By Kel Fox
For a long time, I couldn’t drink beer. From my first sneaky sip of Dad’s beer as a kid, it had been bitter, gross and not anywhere near as refreshing as people seemed to make it out to be. I wanted to be a beer drinker.* I worked in theatre as part of the backstage crew, and spent most of my weekends when I wasn’t there out in rural WA building stages and lighting rigs and putting on shows. The social currency of that crowd is a beer after the gig (probably because if you could get to the drinks rider before the band drained it dry, beer was free). In my spare time, I played in a brass band. If there is a bunch of people who drink more beer than tech crews, it’s brass bands. Sure, you can drink cider, and that’s what I did, but something about cider just didn’t leave me as refreshed as my fellow crew and musos looked after their first sip of beer. Even drier ciders got to be a bit sweet after a while. And holding a wine glass on the loading dock or sitting in the back of a truck at the end of the day just felt weird. Enjoying the refreshment of a cold beer after a long, hot day of hard work seemed like an Aussie life experience I should acquire. So, as I had done with coffee, blue cheese, Durian fruit and Carob Bears, I persevered and tried to learn to like it.**
I tried drinking Coronas with a lemon wedge. It was okay. Drinkable, even. At the end of a show, during which our manager had raided the fridge, beers would be passed around when the last roadcase had been rolled off the stage and into the truck and we’d sit and chat about how the day had gone, what muck-ups we’d made with our lighting and audio and staging cues and how annoying the touring crew had been. It’s a bonding experience I’ve had in few other jobs, hanging out at half past midnight because you’re the only ones still crazy enough to be awake and buzzing on a Wednesday, which is when touring acts schedule their regional shows. But like any bonding over food and drinks, it’s not quite the same if you’ve excluded yourself from the treats or beverages in question. I’d nurse my beer, get through half and tip the flat, warm remains down the sink.
Band was similar. After practice, we’d crowd into the little bar room where the fridge was generously stocked with beers of several types, and not so generously stocked with much else. My best friend even brewed her own beer and made many efforts to get me to like this mysteriously popular drink, although at the time she did not force any exotic home brews on my resistant palate. It was cool that she brewed beer, and I wished I could partake. I tried Stella at a bar in Esperance. Then someone said ‘Ew, don’t drink Stella’. I tried Mum’s shandies. I tried Little Creatures and Coopers Pale and Crown Lager and none of it suited. But I persisted. Part of it was a desire to not be one of those girls who only drank sugar water. Mostly it was to experience this elusive sense of refreshment that Slim Dusty sang about with such reverence (or lamented the lack of) on Dad’s tapes playing in the Land Cruiser.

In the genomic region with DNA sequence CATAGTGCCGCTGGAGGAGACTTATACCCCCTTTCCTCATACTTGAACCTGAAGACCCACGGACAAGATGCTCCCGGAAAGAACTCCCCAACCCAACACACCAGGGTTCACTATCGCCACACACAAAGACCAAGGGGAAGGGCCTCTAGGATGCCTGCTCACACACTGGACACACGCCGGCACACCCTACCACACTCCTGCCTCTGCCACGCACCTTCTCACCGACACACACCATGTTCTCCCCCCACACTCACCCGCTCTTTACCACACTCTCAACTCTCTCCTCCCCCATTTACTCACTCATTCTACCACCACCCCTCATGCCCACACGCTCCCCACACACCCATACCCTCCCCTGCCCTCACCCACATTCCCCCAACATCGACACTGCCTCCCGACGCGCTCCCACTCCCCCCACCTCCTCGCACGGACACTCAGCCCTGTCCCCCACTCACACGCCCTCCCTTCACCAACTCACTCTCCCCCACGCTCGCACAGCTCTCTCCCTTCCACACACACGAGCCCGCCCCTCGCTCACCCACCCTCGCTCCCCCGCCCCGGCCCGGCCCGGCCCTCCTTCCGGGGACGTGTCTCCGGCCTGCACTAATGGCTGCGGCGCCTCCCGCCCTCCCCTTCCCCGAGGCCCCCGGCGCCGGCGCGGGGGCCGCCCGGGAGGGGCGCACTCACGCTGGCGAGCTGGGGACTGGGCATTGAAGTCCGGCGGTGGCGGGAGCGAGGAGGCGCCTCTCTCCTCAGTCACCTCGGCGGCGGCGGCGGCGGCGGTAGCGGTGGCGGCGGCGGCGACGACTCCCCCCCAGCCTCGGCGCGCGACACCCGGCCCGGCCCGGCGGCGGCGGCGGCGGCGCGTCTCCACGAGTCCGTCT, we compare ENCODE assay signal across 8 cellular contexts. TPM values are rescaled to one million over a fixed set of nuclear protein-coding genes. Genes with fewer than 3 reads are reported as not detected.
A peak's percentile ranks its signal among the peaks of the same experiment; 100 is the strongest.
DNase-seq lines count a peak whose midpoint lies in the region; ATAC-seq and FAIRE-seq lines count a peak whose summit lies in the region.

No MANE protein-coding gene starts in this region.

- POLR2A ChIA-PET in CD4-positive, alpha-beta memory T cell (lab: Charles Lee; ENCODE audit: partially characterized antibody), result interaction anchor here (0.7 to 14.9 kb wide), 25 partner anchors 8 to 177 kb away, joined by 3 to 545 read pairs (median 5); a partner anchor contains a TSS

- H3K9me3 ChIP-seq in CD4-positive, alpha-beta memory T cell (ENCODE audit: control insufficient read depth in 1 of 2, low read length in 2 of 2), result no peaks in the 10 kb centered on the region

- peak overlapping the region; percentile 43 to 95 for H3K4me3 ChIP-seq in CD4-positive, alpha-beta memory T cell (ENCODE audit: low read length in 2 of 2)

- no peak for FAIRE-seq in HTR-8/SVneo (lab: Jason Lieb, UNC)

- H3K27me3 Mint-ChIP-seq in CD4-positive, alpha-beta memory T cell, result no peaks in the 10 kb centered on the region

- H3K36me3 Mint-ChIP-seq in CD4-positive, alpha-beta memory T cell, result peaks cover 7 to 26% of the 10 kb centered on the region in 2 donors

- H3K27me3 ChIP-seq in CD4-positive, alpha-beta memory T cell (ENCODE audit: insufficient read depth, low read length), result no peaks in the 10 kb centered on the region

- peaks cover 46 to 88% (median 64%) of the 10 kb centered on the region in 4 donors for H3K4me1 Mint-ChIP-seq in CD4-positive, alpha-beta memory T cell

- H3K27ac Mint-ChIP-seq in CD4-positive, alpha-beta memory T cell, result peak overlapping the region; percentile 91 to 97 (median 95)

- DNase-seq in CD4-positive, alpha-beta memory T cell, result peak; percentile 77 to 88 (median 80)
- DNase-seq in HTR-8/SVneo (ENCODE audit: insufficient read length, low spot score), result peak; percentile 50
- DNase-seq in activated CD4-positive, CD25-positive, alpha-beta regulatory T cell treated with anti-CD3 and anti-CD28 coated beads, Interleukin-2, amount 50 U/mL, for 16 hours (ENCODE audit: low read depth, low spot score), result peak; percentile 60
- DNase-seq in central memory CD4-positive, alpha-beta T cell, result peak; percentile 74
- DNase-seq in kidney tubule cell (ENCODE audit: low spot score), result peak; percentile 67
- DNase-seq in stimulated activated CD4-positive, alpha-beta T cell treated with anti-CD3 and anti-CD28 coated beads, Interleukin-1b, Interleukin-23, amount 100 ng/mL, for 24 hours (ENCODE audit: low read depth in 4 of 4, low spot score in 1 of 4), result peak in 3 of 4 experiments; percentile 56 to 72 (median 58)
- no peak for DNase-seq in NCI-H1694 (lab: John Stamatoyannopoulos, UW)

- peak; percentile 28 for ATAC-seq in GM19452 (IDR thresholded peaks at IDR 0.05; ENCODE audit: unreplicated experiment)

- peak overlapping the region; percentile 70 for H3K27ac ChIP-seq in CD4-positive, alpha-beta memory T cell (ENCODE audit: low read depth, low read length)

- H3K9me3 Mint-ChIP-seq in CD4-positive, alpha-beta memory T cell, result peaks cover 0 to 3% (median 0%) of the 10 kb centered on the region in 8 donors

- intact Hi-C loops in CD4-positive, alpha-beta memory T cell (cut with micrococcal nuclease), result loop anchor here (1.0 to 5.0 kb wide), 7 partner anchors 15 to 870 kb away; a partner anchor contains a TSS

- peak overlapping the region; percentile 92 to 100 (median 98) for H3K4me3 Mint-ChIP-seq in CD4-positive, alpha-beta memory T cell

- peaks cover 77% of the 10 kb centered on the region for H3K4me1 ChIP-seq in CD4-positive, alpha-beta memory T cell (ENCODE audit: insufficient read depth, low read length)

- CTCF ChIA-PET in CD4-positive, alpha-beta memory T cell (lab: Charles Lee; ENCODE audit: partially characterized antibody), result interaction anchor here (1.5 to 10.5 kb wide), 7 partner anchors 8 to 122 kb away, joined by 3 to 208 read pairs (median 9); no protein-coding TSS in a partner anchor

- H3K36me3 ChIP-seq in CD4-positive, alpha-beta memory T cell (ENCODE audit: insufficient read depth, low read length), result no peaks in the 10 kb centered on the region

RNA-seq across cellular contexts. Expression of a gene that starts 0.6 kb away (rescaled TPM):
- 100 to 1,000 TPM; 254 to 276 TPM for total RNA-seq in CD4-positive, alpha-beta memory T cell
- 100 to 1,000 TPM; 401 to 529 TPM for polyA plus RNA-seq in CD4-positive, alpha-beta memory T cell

Then it happened, on a particularly hard Wednesday at work considering there was no evening show, followed by a rigorous practice session with the band in preparation for an upcoming contest. I walked into the bar room and slumped on the bar.
“You look like you need a beer,” my friend remarked, a cheeky dance in her eyes.
“I feel like I need a beer,” I replied. And I did. If ever I needed the refreshment of a beer, it was today. Seconds later, a sweating bottle of Carlton Cold was placed in front of me. Seconds after that, half of it was gone. And so was my weariness. I felt it. The magical refreshment of beer had poured itself through me, leaving me uplifted and ready for anything. And more, it had tasted good. Really good. I finished it off.
“Another?” My friend asked, already taking the cap off. I grinned and accepted.
Since that day, I have been an avid beer drinker. On our road trip to the Kimberleys, we enjoyed cold beer as we watched the sun set on the Gibb River Road. After a show, I’d be the one fishing beers out of the dregs of the rider and cracking them open for the crew. The promise of an icy beer got us through many long days rigging lighting and dragging stage pieces through mud. I moved on from Carlton Cold to expand into German varieties, Aussie craft beers and all of my friend’s home brews. We almost missed our flights to Hobart once because we stopped at the Belgian Beer Café on the way to the airport. Since going gluten free, I’ve been delighted to find that my hard-won love affair with beer can continue. I still enjoy a good craft cider and if I absolutely had to choose one alcoholic beverage for the rest of my life, it would be red wine, but I have a deep appreciation for beer now that I enjoy immensely. Odd as it sounds for something that we don’t actually need for our survival, I am grateful that I learned to love it so.
*Assume I am now 18, I already drink other alcohol in moderation and have no issues with that. This is a discussion about social health and belonging, rather than the merits of abstaining from alcohol or the physical health concerns. That’s another topic.
**Yeah, I have some weird tastes in food. And a strange desire to learn to like things that don’t initially appeal.